UNTIL THE COLORS FADE by Tim Jeal

UNTIL THE COLORS FADE

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KIRKUS REVIEW

A long until--freighted by dull characters dimmed by their own more colorful Victorian luggage. The time is around 1850 and there are scenes of industrial and political unrest in the mill towns; the gentry pursuing their sporting pleasures; domestic strife within the stately homes; nautical procedures aboard the last of the great sailing ships; and for a grand finale, reenactments of the military maneuvers and the carnage of the Crimean War. All of which proves to be more vivid than the characters: the nouveaux riches Braithwaites; Lord and Lady Goodchild, Harry and Helen if you will, living beyond their means until Harry's death brings all those debts to the fore; an Admiral Crawford, and his sons and daughter, trying to come to terms with a wavering code of behavior. And then there's the faintly androgynous presence of interloper-artist Strickland who is Helen's lover, both confidant and antagonist to the Crawfords, and serves to move the story forward if move it does--laboriously and with interminable explanations.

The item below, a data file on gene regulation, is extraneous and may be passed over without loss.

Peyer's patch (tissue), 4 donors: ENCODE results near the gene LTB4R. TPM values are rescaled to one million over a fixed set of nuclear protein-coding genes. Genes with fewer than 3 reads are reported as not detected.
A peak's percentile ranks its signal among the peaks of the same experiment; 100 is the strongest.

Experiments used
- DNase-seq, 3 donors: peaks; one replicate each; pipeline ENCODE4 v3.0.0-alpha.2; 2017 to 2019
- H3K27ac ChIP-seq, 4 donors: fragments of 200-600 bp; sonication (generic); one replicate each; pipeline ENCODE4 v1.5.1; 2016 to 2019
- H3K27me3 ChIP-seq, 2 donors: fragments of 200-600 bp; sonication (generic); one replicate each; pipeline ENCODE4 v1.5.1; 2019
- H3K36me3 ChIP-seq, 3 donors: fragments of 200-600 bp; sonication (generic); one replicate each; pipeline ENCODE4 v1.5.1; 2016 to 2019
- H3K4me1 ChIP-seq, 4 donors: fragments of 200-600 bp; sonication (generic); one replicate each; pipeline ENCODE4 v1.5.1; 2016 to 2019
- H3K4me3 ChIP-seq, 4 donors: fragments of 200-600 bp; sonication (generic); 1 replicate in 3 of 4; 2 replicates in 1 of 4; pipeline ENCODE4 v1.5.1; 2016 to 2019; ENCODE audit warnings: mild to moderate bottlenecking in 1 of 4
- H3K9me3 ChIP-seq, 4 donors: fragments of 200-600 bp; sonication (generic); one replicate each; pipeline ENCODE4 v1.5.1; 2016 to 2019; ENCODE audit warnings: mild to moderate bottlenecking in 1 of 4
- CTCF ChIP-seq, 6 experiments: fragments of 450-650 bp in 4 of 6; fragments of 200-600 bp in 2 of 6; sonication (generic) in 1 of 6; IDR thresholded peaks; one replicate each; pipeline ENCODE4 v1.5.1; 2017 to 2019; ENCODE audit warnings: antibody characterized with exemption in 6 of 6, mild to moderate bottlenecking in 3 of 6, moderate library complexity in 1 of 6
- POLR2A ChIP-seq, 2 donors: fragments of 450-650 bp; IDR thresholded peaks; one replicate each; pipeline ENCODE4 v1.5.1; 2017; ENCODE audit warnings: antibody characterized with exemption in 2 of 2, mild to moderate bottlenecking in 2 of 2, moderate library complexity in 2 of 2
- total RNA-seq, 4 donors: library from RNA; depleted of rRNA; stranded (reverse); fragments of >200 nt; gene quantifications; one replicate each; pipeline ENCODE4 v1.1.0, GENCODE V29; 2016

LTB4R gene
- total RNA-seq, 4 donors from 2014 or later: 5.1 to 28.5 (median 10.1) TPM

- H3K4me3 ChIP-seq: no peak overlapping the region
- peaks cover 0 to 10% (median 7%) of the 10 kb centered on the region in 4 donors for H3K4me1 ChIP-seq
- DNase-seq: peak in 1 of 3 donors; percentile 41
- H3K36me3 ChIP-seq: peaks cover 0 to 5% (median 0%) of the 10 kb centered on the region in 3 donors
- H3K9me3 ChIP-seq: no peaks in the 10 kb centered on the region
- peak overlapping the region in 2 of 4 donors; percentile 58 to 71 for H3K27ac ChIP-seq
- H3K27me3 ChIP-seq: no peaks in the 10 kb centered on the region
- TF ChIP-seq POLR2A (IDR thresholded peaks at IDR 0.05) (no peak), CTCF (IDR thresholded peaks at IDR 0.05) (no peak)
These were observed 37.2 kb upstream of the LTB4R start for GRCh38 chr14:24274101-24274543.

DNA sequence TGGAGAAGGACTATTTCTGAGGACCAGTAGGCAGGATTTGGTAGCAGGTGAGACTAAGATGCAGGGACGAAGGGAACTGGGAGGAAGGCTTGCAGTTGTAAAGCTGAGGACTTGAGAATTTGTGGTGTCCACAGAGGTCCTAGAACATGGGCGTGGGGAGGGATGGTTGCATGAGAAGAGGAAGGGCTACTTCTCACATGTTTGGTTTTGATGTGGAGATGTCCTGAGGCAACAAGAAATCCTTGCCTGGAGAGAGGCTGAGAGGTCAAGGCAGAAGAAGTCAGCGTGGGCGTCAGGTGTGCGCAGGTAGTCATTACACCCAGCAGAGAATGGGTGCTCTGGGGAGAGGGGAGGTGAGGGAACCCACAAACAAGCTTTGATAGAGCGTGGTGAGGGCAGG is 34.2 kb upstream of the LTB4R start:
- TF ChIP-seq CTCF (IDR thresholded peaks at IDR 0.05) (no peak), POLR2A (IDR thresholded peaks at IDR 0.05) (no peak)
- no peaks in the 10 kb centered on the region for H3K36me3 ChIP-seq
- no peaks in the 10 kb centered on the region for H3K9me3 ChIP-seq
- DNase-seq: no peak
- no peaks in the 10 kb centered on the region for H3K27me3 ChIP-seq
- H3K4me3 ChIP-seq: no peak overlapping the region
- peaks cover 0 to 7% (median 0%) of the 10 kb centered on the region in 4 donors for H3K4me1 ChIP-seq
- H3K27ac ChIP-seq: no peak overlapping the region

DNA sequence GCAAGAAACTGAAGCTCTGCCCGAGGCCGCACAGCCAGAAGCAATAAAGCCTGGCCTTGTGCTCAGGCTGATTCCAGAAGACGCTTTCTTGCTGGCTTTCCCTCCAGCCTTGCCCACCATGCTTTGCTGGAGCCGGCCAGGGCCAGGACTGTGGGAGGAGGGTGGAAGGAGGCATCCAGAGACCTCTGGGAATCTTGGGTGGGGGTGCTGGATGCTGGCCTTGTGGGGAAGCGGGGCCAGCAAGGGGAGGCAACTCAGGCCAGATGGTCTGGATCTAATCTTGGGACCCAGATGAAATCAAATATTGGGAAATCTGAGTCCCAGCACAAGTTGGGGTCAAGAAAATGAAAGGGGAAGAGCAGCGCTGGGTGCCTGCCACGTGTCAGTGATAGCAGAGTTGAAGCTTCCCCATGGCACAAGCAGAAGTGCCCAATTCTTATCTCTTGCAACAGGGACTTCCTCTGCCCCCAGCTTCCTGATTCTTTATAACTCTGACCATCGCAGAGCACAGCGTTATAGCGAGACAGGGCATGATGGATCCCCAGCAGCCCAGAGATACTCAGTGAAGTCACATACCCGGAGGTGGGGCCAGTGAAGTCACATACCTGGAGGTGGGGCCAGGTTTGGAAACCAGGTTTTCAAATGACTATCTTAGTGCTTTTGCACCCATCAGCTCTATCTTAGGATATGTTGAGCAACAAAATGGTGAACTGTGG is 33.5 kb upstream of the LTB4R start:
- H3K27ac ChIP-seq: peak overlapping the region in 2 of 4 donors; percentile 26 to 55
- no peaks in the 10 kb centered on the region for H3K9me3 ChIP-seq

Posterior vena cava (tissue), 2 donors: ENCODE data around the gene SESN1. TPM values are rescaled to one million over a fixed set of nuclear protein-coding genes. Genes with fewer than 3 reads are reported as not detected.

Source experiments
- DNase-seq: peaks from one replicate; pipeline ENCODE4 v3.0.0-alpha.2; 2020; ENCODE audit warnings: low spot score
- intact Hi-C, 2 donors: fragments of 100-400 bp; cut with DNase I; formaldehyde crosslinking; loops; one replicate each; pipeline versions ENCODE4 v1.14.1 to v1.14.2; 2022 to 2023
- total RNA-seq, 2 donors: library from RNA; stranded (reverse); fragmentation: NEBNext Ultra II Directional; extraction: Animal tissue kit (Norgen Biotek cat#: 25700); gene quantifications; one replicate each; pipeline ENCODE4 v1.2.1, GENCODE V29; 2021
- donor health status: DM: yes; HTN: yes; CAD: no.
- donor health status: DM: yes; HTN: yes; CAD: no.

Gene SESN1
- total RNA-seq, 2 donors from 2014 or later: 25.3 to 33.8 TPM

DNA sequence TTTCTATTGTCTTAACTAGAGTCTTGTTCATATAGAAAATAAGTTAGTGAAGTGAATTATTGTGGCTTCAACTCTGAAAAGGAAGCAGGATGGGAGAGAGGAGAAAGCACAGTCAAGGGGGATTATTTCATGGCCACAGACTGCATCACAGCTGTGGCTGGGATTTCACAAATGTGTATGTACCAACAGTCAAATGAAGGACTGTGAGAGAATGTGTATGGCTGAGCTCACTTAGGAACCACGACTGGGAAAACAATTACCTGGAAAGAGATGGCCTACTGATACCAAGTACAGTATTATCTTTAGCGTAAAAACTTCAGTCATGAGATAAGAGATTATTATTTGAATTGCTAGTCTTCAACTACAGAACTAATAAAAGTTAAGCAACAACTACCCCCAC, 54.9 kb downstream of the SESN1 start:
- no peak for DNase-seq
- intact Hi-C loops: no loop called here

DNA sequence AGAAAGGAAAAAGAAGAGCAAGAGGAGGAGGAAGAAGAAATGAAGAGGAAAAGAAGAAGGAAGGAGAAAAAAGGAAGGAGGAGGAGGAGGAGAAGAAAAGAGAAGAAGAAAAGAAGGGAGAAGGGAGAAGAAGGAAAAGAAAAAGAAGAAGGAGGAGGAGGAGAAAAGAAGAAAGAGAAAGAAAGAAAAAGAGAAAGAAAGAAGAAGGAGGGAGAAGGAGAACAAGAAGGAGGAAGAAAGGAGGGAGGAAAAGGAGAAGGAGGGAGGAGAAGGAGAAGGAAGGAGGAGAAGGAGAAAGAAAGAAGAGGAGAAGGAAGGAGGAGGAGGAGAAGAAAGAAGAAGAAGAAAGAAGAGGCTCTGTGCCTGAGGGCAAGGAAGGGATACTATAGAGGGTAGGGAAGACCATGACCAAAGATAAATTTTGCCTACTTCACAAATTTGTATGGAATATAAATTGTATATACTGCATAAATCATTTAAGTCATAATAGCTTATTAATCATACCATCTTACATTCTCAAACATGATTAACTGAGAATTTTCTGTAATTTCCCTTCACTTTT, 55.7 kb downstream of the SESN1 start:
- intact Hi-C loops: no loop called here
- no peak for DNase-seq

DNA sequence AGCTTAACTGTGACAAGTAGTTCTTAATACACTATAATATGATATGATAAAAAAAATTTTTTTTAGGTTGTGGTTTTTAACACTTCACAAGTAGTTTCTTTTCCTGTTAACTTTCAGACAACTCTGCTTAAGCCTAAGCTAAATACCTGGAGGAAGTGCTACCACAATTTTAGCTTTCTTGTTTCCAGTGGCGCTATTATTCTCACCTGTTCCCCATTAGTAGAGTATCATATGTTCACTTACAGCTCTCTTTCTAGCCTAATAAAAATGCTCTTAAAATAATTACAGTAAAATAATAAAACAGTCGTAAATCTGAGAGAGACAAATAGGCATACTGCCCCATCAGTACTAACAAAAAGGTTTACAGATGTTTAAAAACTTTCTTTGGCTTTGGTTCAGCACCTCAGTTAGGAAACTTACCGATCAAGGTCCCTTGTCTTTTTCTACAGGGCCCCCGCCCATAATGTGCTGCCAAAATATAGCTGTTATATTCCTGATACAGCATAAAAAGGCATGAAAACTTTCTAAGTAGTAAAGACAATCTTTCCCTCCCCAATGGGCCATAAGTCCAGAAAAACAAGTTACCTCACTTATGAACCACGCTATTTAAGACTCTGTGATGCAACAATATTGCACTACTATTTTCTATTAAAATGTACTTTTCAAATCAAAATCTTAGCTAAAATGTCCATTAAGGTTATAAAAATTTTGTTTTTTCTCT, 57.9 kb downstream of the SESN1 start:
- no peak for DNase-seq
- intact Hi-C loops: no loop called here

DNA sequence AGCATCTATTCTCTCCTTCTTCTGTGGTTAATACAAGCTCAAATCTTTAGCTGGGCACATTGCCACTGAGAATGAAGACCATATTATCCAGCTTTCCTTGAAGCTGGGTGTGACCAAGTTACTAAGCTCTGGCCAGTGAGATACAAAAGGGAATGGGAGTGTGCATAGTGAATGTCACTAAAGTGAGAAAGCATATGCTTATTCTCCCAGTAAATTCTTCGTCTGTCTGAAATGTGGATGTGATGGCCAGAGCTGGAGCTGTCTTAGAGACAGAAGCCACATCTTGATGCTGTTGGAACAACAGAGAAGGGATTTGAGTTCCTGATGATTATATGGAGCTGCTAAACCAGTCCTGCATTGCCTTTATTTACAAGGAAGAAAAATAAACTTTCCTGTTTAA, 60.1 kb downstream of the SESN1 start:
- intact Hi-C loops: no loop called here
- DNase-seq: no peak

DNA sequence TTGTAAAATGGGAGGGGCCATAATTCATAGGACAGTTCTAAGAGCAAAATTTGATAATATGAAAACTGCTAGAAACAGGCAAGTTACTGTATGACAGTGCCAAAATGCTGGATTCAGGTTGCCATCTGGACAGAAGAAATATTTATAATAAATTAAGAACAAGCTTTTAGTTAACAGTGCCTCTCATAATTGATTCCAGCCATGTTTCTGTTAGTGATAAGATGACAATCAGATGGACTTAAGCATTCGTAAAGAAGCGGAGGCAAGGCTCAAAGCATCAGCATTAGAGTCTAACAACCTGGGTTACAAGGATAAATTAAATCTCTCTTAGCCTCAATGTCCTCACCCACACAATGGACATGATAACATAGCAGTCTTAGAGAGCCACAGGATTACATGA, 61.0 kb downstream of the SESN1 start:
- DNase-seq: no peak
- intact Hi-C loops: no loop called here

Pub Date: Oct. 22nd, 1976
Publisher: Delacorte